"Isn't it true that there is no such thing as a hard-shell taco?" Sophie asks in Jason's direction as their eyes follow a Taco Bell out the car window closest to the side he was slumped against.
"What do you mean? Of course, they exist. Have you never had a Doritos Locos Taco?" He says still staring out the window at what would now be the 94th palm tree they had passed since they began their drive down the Santa Monica Freeway.
"I know they exist. I just meant that it's not a part of authentic Mexican cuisine."
He stays silent for a moment. "Well, just because a certain aspect of a dish isn't traditional, it doesn't mean a contemporary version of it can't surpass the original." They lock eyes and he blinks at Sophie vacantly, indifferently waiting for her to break the silence. It's her turn to respond, but if she doesn't, well, he didn't have the energy to carry on the conversation anyway.
"Are you saying you prefer hard-shell tacos over soft-shell tacos?"
"Yeah." She maintains eye contact with him as she waits for his reasoning, but they only end up staring at each other for what becomes an undoubtedly weird length of time for two cousins to be doing so.
"Why?" she asks and finally blinks, breaking the silence and the staring contest.
He blinks. "They taste better," he says, taking it upon himself to end the discussion there as he turns his attention from the window to a game on his phone whose muted sounds of swords clashing, fighters grunting, and monsters roaring in some magical kingdom had provided ambient music for the past three hours. She's surprised he held off playing for so long, but after passing their one hundred and eleventh palm tree, he had probably humored himself with the real world enough. He most definitely preferred to immerse himself in that fantasy land, and while Sophie didn't agree with his preference, she could at least understand it: he was comfortable there. He was accomplished there. He was accepted there. And Sophie was glad he had a place where he could be all those things if not here, in reality.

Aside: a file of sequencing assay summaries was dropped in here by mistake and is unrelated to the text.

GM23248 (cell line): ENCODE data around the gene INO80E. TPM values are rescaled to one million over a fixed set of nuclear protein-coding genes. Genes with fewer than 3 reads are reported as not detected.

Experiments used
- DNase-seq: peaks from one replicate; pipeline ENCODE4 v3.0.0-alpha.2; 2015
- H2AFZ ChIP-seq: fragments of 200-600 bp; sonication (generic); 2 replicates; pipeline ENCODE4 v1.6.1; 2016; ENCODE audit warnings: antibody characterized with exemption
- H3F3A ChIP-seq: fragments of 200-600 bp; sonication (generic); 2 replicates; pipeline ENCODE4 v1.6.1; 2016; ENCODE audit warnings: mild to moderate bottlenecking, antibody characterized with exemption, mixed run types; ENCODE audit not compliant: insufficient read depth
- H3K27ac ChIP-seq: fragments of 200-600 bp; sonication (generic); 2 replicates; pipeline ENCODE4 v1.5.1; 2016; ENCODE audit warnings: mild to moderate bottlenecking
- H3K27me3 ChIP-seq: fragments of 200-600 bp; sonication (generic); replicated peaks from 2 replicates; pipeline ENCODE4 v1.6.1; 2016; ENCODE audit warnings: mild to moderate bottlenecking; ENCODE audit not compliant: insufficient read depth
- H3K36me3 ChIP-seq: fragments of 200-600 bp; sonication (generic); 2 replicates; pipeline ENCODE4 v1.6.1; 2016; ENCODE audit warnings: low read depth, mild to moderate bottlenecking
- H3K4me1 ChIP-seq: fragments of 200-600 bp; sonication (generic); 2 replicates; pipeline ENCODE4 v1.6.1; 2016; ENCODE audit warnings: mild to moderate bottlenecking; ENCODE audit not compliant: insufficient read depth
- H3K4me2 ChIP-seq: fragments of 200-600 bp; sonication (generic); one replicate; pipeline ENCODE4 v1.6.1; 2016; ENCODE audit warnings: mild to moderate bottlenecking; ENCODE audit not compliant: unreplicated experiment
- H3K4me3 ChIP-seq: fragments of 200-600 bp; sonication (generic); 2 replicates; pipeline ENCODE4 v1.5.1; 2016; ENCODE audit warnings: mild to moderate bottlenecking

She debates whether or not to ask him another question. Maybe she can ask him about how he's liking the California sun? Or where he stands on the classification of tomatoes as a fruit or vegetable? Or what his favorite thing to get at Taco Bell is? She decides to ask him all three to which he replies, "it's alright," "it's knowledge to know the tomato is a fruit but wisdom to not put it in a fruit salad," and "Crunchwrap Supreme."
They sit in silence for the rest of the car ride. Jason continues to play on his phone, occasionally glancing out the window to avoid motion sickness and to see if his opinion about palm trees has changed. It hasn't. Sophie zones out looking at the head of the leather seat in front of her with the outline of her uncle's head poking out the sides until fatigue takes over and she feels her eyelids drooping down. It takes a lot out of both of them, her thinking of so many different questions to ask and him thinking of so many deadpan answers to respond with. But even so, she knows a part of him is happy to feel like he is engaged in reality, to be a living, breathing person with insight and opinions that people actually care to listen to and want more of. And for those brief but precious moments that he does come to visit Sophie in the real world, she is always glad to have him there with her.